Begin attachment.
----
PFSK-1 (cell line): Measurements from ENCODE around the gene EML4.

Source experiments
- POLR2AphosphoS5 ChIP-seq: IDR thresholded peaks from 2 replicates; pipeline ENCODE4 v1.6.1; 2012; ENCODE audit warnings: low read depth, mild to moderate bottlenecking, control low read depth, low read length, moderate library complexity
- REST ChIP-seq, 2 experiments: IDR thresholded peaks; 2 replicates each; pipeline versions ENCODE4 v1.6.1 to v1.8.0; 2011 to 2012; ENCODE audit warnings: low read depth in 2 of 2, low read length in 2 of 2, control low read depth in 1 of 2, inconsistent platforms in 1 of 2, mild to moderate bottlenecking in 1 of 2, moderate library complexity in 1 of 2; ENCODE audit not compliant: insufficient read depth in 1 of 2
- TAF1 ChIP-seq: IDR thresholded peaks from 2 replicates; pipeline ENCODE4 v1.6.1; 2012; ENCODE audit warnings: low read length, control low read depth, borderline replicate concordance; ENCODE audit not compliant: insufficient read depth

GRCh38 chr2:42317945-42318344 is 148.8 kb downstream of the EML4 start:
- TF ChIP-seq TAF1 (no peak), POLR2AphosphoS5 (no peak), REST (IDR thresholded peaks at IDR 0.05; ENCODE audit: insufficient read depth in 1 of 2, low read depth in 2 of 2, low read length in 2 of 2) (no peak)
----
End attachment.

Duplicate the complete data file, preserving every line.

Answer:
PFSK-1 (cell line): Measurements from ENCODE around the gene EML4.

Source experiments
- POLR2AphosphoS5 ChIP-seq: IDR thresholded peaks from 2 replicates; pipeline ENCODE4 v1.6.1; 2012; ENCODE audit warnings: low read depth, mild to moderate bottlenecking, control low read depth, low read length, moderate library complexity
- REST ChIP-seq, 2 experiments: IDR thresholded peaks; 2 replicates each; pipeline versions ENCODE4 v1.6.1 to v1.8.0; 2011 to 2012; ENCODE audit warnings: low read depth in 2 of 2, low read length in 2 of 2, control low read depth in 1 of 2, inconsistent platforms in 1 of 2, mild to moderate bottlenecking in 1 of 2, moderate library complexity in 1 of 2; ENCODE audit not compliant: insufficient read depth in 1 of 2
- TAF1 ChIP-seq: IDR thresholded peaks from 2 replicates; pipeline ENCODE4 v1.6.1; 2012; ENCODE audit warnings: low read length, control low read depth, borderline replicate concordance; ENCODE audit not compliant: insufficient read depth

GRCh38 chr2:42317945-42318344 is 148.8 kb downstream of the EML4 start:
- TF ChIP-seq TAF1 (no peak), POLR2AphosphoS5 (no peak), REST (IDR thresholded peaks at IDR 0.05; ENCODE audit: insufficient read depth in 1 of 2, low read depth in 2 of 2, low read length in 2 of 2) (no peak)